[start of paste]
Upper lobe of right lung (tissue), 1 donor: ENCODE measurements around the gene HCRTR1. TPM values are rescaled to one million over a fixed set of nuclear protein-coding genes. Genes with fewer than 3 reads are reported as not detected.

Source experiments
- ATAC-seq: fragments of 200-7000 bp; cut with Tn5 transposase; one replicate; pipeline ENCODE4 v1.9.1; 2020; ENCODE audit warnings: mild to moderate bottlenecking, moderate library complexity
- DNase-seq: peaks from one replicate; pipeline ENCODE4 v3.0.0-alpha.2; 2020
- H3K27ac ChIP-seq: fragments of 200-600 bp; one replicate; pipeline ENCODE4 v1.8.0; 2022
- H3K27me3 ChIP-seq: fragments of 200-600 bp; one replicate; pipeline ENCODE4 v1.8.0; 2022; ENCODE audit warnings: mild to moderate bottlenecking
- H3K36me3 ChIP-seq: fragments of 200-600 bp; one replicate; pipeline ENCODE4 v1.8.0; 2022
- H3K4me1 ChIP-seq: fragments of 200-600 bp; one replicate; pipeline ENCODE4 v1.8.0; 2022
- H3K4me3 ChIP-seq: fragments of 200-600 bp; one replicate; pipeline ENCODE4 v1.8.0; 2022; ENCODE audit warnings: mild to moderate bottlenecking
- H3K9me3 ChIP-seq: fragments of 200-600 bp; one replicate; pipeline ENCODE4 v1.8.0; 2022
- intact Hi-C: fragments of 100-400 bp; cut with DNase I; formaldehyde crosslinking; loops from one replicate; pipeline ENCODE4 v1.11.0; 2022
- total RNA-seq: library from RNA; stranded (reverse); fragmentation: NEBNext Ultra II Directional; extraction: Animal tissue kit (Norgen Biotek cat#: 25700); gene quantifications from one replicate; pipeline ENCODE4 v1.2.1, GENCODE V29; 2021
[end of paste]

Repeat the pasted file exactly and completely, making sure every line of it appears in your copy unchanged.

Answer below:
Upper lobe of right lung (tissue), 1 donor: ENCODE measurements around the gene HCRTR1. TPM values are rescaled to one million over a fixed set of nuclear protein-coding genes. Genes with fewer than 3 reads are reported as not detected.

Source experiments
- ATAC-seq: fragments of 200-7000 bp; cut with Tn5 transposase; one replicate; pipeline ENCODE4 v1.9.1; 2020; ENCODE audit warnings: mild to moderate bottlenecking, moderate library complexity
- DNase-seq: peaks from one replicate; pipeline ENCODE4 v3.0.0-alpha.2; 2020
- H3K27ac ChIP-seq: fragments of 200-600 bp; one replicate; pipeline ENCODE4 v1.8.0; 2022
- H3K27me3 ChIP-seq: fragments of 200-600 bp; one replicate; pipeline ENCODE4 v1.8.0; 2022; ENCODE audit warnings: mild to moderate bottlenecking
- H3K36me3 ChIP-seq: fragments of 200-600 bp; one replicate; pipeline ENCODE4 v1.8.0; 2022
- H3K4me1 ChIP-seq: fragments of 200-600 bp; one replicate; pipeline ENCODE4 v1.8.0; 2022
- H3K4me3 ChIP-seq: fragments of 200-600 bp; one replicate; pipeline ENCODE4 v1.8.0; 2022; ENCODE audit warnings: mild to moderate bottlenecking
- H3K9me3 ChIP-seq: fragments of 200-600 bp; one replicate; pipeline ENCODE4 v1.8.0; 2022
- intact Hi-C: fragments of 100-400 bp; cut with DNase I; formaldehyde crosslinking; loops from one replicate; pipeline ENCODE4 v1.11.0; 2022
- total RNA-seq: library from RNA; stranded (reverse); fragmentation: NEBNext Ultra II Directional; extraction: Animal tissue kit (Norgen Biotek cat#: 25700); gene quantifications from one replicate; pipeline ENCODE4 v1.2.1, GENCODE V29; 2021